The year that never was (April 2013 - March 2014)

On the face of it, there was a lot going on during the year.  Global markets dealt with a US government shut down, Federal Reserve tapering, Chinese economic slowdown and an emerging market rout. Closer to home, we had the never ending eurozone saga to deal with and, just in case anyone was getting a little bored with it all, it’s all kicked off in Ukraine and we have the alarming prospect of a new  “war” being seriously discussed for the first time in decades.

There are reasons to be cheerful however. Cheap money is still sloshing around the system, and looks set to increase with the Bank of Japan and European Central Bank getting busy with the monetary taps. Unemployment is falling in the US and UK and inflation appears to be rather benign everywhere. A bit too benign in the eurozone but bad news here is good news and nothing a bit of negative interest rates can’t fix if you believe ECB president, Mario Draghi. 

And yet, if you ask yourself what markets have done in this stew of gloom and euphoria, you’ll find the answer is….absolutely nothing. The 1-year performance of the TAM balanced benchmark, made up of 50% UK equities and 50% Gilts, shows the return was a perfectly round number, yes 0%.  If it felt like a cracking good 12 months, there’s precious little evidence to support it unless you were a TAM client who, benchmarked against the same mandate, made 6.5% on average.  This performance was particularly pleasing since it was achieved with less volatility than the market itself.  But it was not fertile ground for inflation beating returns and good asset selection was key.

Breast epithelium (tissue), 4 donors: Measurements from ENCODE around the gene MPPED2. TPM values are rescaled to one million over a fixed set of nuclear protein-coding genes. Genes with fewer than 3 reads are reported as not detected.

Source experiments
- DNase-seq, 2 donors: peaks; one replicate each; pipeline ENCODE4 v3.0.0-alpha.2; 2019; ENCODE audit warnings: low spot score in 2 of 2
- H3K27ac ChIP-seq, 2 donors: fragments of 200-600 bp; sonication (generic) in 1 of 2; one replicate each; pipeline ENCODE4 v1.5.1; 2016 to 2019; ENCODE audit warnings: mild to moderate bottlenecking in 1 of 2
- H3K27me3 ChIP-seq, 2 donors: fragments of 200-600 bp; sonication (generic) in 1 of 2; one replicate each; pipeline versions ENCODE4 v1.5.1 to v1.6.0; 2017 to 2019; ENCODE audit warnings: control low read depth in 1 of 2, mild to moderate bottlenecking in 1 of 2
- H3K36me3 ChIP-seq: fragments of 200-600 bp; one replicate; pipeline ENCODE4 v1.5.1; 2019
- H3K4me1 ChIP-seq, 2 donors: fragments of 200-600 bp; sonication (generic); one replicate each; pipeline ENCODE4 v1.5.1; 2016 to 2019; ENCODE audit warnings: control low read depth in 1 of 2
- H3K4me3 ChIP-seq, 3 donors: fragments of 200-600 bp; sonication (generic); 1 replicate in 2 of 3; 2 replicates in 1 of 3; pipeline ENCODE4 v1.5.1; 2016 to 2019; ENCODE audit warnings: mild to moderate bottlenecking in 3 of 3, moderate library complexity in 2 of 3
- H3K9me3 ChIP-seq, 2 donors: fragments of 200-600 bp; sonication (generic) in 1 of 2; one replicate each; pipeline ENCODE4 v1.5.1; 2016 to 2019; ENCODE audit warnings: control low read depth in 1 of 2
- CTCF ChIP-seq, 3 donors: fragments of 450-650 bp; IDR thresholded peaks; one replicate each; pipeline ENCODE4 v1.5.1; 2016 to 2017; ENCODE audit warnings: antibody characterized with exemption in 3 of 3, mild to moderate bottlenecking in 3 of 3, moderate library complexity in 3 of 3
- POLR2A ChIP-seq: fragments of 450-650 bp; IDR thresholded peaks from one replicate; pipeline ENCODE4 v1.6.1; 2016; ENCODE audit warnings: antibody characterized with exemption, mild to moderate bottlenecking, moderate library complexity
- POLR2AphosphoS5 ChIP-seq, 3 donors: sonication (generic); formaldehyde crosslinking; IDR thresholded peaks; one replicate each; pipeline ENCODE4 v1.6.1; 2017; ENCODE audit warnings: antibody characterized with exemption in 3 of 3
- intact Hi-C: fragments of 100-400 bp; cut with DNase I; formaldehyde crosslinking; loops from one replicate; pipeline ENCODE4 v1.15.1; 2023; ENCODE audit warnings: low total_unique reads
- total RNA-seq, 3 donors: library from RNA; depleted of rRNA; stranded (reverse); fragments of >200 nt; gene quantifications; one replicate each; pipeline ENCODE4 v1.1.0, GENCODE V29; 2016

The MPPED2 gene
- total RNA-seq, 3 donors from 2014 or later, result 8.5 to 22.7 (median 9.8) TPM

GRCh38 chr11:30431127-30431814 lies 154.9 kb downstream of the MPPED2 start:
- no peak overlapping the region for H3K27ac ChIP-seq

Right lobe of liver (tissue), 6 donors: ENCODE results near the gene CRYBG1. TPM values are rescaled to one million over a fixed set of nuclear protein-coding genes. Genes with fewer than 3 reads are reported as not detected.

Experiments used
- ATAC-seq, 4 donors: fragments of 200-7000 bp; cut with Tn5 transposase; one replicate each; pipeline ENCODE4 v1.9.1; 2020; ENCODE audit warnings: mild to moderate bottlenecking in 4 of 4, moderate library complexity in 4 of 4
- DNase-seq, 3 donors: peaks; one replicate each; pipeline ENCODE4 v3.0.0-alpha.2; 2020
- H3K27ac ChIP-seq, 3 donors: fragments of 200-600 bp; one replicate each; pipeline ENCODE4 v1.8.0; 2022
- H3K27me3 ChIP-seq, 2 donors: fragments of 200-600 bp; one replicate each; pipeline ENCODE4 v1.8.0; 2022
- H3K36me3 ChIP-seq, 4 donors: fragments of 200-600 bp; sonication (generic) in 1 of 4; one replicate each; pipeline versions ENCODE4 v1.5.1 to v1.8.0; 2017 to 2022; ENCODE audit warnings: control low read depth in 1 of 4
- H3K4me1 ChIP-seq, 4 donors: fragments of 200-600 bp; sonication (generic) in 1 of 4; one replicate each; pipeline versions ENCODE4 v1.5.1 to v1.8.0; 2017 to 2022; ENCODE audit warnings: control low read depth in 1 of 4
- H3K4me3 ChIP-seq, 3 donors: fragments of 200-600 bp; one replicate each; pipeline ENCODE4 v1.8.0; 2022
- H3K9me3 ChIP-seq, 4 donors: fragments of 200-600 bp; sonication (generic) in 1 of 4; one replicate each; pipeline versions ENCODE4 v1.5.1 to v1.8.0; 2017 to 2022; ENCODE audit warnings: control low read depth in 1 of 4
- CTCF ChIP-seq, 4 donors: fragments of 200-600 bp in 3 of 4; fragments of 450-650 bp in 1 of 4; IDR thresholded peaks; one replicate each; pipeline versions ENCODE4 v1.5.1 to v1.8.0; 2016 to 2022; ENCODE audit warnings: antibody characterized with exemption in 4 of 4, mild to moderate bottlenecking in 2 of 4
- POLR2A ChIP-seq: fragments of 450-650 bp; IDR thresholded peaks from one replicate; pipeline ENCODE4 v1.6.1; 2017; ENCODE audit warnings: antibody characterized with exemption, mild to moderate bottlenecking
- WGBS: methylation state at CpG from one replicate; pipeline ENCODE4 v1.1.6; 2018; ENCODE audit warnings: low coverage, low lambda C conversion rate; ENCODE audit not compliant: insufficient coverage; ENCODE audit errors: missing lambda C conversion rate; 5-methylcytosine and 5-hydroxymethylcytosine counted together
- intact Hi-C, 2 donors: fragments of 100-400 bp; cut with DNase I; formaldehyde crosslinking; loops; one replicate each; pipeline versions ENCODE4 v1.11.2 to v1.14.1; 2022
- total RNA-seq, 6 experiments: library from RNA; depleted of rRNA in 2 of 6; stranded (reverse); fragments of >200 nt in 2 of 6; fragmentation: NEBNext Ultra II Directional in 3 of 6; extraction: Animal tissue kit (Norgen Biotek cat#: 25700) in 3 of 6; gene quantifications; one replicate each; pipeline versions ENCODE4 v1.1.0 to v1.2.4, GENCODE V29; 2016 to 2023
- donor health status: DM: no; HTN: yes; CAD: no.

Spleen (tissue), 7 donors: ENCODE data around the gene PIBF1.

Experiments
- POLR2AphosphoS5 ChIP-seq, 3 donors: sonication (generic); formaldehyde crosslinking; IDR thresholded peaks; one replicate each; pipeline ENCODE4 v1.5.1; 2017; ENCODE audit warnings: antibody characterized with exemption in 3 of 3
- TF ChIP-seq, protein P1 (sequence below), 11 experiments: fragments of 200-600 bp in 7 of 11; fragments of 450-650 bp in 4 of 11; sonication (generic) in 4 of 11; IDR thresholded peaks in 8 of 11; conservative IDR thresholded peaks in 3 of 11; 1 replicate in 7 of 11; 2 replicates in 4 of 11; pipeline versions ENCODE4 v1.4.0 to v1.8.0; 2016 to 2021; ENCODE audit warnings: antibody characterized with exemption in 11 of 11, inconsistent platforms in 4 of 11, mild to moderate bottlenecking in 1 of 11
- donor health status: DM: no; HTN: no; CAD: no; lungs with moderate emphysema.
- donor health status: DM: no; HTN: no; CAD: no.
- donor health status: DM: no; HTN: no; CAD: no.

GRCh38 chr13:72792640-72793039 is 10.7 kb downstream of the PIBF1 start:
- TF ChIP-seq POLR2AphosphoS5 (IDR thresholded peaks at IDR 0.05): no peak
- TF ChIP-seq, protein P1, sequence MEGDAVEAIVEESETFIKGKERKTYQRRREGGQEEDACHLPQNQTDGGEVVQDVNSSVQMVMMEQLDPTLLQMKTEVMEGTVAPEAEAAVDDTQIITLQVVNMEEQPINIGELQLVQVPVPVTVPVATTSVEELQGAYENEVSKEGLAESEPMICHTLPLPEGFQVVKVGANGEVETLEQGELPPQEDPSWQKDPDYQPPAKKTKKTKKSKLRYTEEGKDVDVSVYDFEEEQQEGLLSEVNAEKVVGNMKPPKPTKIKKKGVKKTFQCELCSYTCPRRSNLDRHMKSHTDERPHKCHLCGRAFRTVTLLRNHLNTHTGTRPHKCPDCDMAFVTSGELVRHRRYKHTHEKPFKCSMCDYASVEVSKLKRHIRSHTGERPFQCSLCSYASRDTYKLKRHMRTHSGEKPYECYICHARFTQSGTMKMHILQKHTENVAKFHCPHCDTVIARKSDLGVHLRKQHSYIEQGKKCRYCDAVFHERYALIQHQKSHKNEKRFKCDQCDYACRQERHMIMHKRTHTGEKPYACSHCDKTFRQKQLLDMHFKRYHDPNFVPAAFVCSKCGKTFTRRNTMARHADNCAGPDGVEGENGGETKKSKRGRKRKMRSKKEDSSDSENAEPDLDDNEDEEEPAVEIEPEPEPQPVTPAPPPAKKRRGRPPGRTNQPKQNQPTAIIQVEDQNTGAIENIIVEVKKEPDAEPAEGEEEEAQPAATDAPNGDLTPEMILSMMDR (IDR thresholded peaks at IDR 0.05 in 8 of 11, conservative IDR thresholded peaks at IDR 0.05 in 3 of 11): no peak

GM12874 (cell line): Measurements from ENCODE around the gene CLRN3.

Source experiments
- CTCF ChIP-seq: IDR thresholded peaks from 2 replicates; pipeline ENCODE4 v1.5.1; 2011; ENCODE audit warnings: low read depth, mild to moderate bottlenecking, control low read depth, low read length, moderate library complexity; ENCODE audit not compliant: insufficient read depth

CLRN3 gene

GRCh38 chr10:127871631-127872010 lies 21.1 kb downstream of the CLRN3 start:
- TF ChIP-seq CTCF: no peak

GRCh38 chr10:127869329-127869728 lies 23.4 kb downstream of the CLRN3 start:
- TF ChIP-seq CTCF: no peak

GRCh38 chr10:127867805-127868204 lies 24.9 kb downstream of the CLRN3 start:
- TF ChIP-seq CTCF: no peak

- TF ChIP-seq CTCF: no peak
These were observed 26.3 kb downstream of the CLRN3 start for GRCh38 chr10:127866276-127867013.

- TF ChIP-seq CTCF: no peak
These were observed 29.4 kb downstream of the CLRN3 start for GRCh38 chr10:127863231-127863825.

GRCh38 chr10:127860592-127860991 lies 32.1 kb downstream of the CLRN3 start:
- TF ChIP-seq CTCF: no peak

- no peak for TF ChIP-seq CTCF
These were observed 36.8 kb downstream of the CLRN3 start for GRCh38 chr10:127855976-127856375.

Over the year, as expected, equities were more volatile than bonds. The FTSE 100 Index hit 6,800 in May 2013 but quickly fell to nearly 6,000 in response to Fed tapering and a Chinese economic slowdown. The index reached 6,800 again in February 2014, reflecting a level of confidence which has eased somewhat in the last month.

Gilts and bonds, on the other hand, performed very differently.  Doubt over the health of the UK economy reached its nadir in April last year, pushing the 10-year Gilt yield down to just 1.5%.  But it rose to 2.7% in the summer months as bonds fell and equities staggered back, and has been stuck there ever since.  Indeed, the narrow range in which Gilts trade, has made trying to time that market a futile exercise. A 0.1% change seems to be cause for comment these days.  So, in short, equities made a small return over 12 months which was offset by a fall in Gilts – the year that never was!

There may be a catalyst for change as the US earnings season gets underway and our eyes fall on Alcoa, the largest aluminium producer in the world and always the first company to report.  Traditionally considered a bellwether of the US economy (think coke cans, aerospace and tin foil), it was good to see them reporting stronger than expected numbers.  But there’s a way to go yet and profits need to be seen in all areas of the economy and particularly in technology. 

As a minimum, the equity markets need strong company earnings to deliver in 2014 to support current valuations which many believe are priced for perfection. For equities to move materially higher, and for bond yields to break from their narrow trading ranges, a strong rebound in economic data is what is really needed. Watch this space.